Many people abandoned animals while fleeing Ukraine, but some heroes stayed behind to support the pets in need. Asya Serpinska, 77, walked toward the Russian conflict instead of running away. She was willing to put herself in danger because her animal shelter in Hostomel, a town above Kyiv, needed her.
Serpinska had about 600 dogs and 100 cats at the shelter when the invasion began. She also ended up taking in a variety of abandoned zoo animals. As if caring for the animals wasn’t hard enough, she also had her life threatened by Russian troops several times. But she always stood her ground for the sake of the animals.
Protecting the Pets of Ukraine
It wasn’t long before Russian forces were on all sides of Hostomel, but Serpinska didn’t let fear get the best of her. As soon as Serpinska knew that the Russians were trying to seize the town, she ran to the shelter and opened the cages so the dogs and cats wouldn’t be trapped inside. She and a few staff members stayed at the shelter amid the shelling.
“The first thought that crossed my mind was that I had to run to the shelter,” Serpinska said. “I was consciously going to war. My people were here, my dogs were here.”
Despite the danger surrounding the shelter, the volunteers kept up with the animals’ routines. They continued to feed them at regular times and clean the space. Serpinska’s friends begged her to leave Ukraine, but she refused to abandon the pets.
Zoo Needs Help Too
While protecting her shelter, Serpinska also witnessed a private zoo nearby go up in flames. The zoo’s owners had abandoned the facility, leaving the animals to fend for themselves. Serpinska and her team faced the smoke to rescue as many animals as possible, including peacocks and turtles. The lion was the only survivor that Serpinska’s team was unable to take with them.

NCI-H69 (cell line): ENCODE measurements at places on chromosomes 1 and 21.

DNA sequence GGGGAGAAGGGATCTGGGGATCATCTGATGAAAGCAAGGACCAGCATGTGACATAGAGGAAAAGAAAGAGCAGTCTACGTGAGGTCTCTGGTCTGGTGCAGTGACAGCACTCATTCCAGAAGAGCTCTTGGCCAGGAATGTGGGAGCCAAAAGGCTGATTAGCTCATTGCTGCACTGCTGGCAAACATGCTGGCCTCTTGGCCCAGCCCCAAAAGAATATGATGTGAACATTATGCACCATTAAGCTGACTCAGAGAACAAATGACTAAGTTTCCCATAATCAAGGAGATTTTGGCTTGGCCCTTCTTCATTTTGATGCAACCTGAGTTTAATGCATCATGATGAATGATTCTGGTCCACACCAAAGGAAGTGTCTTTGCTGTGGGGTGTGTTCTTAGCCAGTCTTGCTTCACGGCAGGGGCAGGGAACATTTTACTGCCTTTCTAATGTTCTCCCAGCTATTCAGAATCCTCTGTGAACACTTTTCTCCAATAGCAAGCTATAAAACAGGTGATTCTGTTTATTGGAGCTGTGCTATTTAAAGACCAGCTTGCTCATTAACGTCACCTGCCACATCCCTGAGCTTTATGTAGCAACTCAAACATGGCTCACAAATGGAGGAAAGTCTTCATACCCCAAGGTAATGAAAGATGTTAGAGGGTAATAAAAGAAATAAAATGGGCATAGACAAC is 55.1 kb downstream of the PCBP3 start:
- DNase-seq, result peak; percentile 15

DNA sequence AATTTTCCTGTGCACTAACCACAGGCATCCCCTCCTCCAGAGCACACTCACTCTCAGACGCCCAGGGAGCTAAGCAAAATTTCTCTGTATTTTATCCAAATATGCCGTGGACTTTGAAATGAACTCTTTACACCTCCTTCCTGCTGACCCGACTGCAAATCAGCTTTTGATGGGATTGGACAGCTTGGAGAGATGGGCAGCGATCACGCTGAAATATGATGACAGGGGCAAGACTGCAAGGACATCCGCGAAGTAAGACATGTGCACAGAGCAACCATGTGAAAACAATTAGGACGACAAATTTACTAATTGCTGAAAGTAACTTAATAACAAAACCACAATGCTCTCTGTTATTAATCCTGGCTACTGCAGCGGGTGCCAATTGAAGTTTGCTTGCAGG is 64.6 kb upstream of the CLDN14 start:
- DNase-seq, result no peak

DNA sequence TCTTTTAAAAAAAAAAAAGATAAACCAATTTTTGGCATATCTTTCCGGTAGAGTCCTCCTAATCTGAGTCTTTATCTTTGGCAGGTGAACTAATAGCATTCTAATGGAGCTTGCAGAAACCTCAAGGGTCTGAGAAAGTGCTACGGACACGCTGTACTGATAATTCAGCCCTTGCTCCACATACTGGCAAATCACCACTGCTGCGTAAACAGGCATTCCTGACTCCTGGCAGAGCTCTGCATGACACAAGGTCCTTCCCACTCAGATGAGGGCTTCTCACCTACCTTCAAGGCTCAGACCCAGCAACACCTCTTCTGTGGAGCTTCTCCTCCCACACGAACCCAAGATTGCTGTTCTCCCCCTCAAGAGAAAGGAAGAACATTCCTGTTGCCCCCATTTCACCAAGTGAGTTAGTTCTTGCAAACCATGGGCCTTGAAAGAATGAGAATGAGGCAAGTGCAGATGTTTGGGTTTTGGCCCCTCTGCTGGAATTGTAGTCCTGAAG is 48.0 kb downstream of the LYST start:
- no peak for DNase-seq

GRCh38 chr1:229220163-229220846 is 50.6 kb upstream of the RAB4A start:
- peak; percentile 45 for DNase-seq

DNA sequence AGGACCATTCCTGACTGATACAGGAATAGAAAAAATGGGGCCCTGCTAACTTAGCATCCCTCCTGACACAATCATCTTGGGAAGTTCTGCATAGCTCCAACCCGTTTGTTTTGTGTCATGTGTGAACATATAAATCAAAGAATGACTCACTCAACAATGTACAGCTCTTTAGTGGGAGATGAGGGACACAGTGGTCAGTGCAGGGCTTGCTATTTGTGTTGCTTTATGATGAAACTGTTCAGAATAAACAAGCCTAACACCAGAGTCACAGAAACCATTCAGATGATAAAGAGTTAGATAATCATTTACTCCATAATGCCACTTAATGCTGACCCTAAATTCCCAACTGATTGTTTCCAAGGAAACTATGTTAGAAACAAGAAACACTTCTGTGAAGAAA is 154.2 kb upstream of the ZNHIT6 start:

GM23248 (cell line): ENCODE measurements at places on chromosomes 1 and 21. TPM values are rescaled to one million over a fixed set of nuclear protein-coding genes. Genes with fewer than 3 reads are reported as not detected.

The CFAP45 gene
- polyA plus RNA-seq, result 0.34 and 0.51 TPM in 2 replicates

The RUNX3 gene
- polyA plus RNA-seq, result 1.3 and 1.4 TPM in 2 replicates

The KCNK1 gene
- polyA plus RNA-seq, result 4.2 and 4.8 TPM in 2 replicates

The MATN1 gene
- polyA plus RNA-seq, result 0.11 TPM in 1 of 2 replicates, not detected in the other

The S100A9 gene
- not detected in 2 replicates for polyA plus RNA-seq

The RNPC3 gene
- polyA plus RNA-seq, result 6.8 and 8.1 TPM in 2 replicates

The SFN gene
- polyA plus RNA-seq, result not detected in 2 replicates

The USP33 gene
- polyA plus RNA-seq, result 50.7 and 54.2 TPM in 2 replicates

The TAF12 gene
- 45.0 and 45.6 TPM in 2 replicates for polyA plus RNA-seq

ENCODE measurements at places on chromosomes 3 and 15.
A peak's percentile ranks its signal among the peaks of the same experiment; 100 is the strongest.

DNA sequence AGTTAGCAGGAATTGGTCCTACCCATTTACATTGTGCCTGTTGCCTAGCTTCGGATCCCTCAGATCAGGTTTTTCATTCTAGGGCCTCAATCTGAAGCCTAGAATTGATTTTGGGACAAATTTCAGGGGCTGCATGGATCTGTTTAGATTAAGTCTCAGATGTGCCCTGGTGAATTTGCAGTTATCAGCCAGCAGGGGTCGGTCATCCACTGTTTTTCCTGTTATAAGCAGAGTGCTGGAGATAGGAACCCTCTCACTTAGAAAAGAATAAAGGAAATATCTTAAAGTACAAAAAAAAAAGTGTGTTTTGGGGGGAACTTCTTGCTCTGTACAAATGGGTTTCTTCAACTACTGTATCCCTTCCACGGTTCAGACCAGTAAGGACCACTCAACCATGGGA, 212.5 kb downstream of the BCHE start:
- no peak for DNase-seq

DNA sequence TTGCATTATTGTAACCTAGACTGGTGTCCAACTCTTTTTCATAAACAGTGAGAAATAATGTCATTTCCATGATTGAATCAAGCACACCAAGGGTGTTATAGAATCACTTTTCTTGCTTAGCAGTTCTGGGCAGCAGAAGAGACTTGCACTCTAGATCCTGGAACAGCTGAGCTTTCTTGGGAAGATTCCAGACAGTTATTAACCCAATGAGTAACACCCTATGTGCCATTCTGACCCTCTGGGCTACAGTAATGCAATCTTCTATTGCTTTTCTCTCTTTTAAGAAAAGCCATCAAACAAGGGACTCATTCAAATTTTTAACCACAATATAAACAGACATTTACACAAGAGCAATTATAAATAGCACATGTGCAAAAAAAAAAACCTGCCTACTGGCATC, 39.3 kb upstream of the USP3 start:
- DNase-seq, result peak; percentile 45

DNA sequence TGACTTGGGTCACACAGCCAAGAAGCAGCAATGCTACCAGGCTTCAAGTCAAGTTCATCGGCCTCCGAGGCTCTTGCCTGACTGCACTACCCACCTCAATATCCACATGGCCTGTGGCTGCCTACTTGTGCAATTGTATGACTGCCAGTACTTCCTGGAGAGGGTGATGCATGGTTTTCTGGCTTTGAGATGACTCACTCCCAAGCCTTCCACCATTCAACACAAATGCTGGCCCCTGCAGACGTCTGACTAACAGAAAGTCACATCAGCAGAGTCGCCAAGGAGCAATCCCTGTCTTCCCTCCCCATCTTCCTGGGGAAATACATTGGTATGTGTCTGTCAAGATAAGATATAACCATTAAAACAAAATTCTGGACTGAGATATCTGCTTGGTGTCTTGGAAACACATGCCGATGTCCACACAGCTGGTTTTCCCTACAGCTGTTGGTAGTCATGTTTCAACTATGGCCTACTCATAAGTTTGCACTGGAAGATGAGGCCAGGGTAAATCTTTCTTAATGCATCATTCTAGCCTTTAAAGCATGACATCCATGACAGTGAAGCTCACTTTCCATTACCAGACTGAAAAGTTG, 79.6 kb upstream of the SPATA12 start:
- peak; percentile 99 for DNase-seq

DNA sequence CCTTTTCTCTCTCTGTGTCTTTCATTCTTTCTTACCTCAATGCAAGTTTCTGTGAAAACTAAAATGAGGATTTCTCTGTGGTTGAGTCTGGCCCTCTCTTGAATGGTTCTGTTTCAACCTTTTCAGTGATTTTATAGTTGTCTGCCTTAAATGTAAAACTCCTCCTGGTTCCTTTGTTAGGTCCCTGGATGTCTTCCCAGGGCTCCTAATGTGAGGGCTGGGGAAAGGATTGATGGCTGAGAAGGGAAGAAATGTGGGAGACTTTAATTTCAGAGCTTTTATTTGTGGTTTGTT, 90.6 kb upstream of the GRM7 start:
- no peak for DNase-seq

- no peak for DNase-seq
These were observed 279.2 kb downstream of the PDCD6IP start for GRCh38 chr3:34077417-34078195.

“Only the lion got left behind,” Serpinska said. “For five weeks, we would go there under shelling and bullets to feed that lion, because it had been locked in a cage and we didn’t have the keys.”
The Russian soldiers later placed a mine near the lion’s cage, so Serpinska had to negotiate to prevent them from killing the innocent creature. The soldiers detonated the mine, but the lion survived. The shelter volunteers kept bringing food to the feline until Ukrainian forces reclaimed the area.
Facing Death Several Times
Ukrainians have now taken over Hostomel again, but the shelter staff faced many risky situations when Russian troops were there. Sadly, Serpinska’s dog named Gina was killed by Russian soldiers. A soldier was mad that Gina was barking at him through the fence, so he shot her. Serpinska was heartbroken, but she didn’t let her pain stop her from helping the other animals.
Russian soldiers came to the shelter several times after that, and Serpinska is lucky to be alive after each incident. At one point, the Russians locked everyone at the shelter in a room and told them they were putting a land mine on the door. They told them that if anyone opened the door, the mine would kill them.
After someone rescued them, they realized that there probably hadn’t been a mine on the door at all. The soldier had just said that to scare them. Each time Serpinska came face-to-face with Russian troops, she was likely terrified. But she never ran away because of the animals that needed her.
Recovering and Rebuilding
Now that Russia is no longer in control of Hostomel, the town is quiet. Most of the town is deserted, and buildings have been burned and destroyed. The shelter is also in rough shape and doesn’t have electricity back, but Serpinska is working to rebuild it. She’s already working hard to gather donations and find homes for the animals now that the town is more accessible than before.
“It doesn’t matter who you protect: children, people, animals, nature. The most important thing is responsibility,” said Serpinska. “Rescue animals to remain human.”
Despite everything, the shelter animals seem happy. Serpinska and her team have gone above and beyond to make sure they all stay safe during the horrors of the invasion. This world could use more selfless people like them.
Watch Serpinska’s Dedication Here: